DETROIT: Ford Motor Company is replacing CEO Mark Fields amid questions about its current performance and future strategy, according to a person familiar with the situation.
CEO Mark Fields is retiring at age 56 after 28 years at the company, says this person, who spoke on condition of anonymity because the official announcement hasn't been made.
Fields will be replaced by Jim Hackett, who joined Ford's board in 2013, the person says. Hackett has led Ford's mobility unit since last year. He is the former CEO of office furniture maker Steelcase.
As CEO, Fields began Ford's transition from a traditional automaker into a "mobility" company, laying out plans to build autonomous vehicles and explore new services such as ride-hailing and car-sharing. Under Fields, Ford achieved a record pretax profit of $10.8 billion in 2015 after the company's new, aluminum-sided F-150 pickup went on sale.
But there were rumblings that Fields wasn't focusing enough on Ford's core business, as popular products like the Fusion sedan grew dated and Ford lagged behind rivals in bringing long-range electric cars to the market. The stock price sagged, and electric car maker Tesla Inc. even passed the 114-year-old Ford in market value. Ford's stock price has fallen almost 40 percent in the three years since Fields became CEO.
"Mark Fields was given the nearly impossible task of making the utterly conventional auto manufacturer, Ford Motor Company, into a high-tech information-style company with share values to match," said Jack Nerad, the editorial director for the car shopping site Kelley Blue Book. "Despite turning in credible profits, Fields was unable to turn Ford into a stock market darling, and that may well prove elusive going forward."
Hackett is the former CEO of Steelcase Inc., one of the world's largest office furniture companies. He is credited with transforming that company, in part by predicting the shift away from cubicles and into open office plans. But he also cut thousands of jobs and moved furniture production from the US to Mexico to stem massive losses at the company.
Hackett also served as the interim athletic director at the University of Michigan from 2014 to 2016. In that role, he lured star football coach Jim Harbaugh.
Hackett will have to placate investors worried about Ford's sliding US market share and product decisions. Ford's US sales are down this year in part because it doesn't have offerings in popular segments like subcompact SUVs and midsize pickups. Investors also worry that Ford is falling behind its rivals. GM's Chevrolet Bolt electric car, with 238 miles of range, went on sale last year; Ford is working on an electric SUV with 300 miles of range, but it's not due out until 2020.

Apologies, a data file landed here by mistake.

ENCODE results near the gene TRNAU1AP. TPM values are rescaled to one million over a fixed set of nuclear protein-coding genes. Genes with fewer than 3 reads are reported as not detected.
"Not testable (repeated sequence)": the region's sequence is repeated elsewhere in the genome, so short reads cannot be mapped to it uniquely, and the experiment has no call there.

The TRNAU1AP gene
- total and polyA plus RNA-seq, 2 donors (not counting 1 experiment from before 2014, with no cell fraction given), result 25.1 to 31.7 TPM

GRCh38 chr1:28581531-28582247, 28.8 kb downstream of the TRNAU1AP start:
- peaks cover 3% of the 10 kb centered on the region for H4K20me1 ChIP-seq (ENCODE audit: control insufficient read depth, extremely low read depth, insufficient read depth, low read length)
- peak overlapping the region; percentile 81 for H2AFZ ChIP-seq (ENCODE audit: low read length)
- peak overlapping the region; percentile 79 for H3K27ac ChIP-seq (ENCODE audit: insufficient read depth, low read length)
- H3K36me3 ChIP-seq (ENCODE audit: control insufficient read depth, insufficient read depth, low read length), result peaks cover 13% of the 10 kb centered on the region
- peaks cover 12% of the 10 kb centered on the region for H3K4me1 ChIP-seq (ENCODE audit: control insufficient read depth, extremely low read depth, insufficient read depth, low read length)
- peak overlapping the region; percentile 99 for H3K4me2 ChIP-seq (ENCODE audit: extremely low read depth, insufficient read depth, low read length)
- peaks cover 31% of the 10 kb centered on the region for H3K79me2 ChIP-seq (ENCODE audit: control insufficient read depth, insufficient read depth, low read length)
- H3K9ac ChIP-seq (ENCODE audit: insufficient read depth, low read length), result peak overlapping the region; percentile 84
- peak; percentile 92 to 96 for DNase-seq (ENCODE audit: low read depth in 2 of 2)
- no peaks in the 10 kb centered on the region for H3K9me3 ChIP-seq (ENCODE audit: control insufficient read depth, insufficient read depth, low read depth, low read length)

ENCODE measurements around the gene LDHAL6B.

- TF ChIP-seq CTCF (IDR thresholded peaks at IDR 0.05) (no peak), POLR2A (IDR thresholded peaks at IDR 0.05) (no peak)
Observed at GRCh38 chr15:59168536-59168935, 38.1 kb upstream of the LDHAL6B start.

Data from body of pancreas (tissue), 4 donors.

Mary Barra — who became GM's CEO about six months before Fields became Ford's — has also made a series of headline-grabbing moves, such as forming a partnership with the ride-hailing company Lyft and pulling GM out of unprofitable markets, including Europe, India and South Africa. Ford also made investments in new mobility companies and announced it would have a self-driving shuttle on the road by 2021, but its efforts haven't swayed investors. GM's shares are worth around $33, while Ford's languish below $11.
Fields had the tough job of following CEO Alan Mulally, another auto industry outsider who was hired away from Boeing to lead Ford. Mulally, who joined Ford in 2006 when it was near bankruptcy, was widely credited with ending internal bickering at Ford and streamlining manufacturing.
As part of the shake-up, several Ford executives are taking on new roles. Jim Farley, who led the company's European division back to profitability in recent years, will become vice president of global markets and will oversee Lincoln, sales and marketing. Joe Hinrichs, president of Ford's Americas division, will oversee global product development, manufacturing and quality. Marcy Klevorn, Ford's chief technical officer, will replace Hackett as the head of Ford Smart Mobility LLC, Ford's future mobility unit.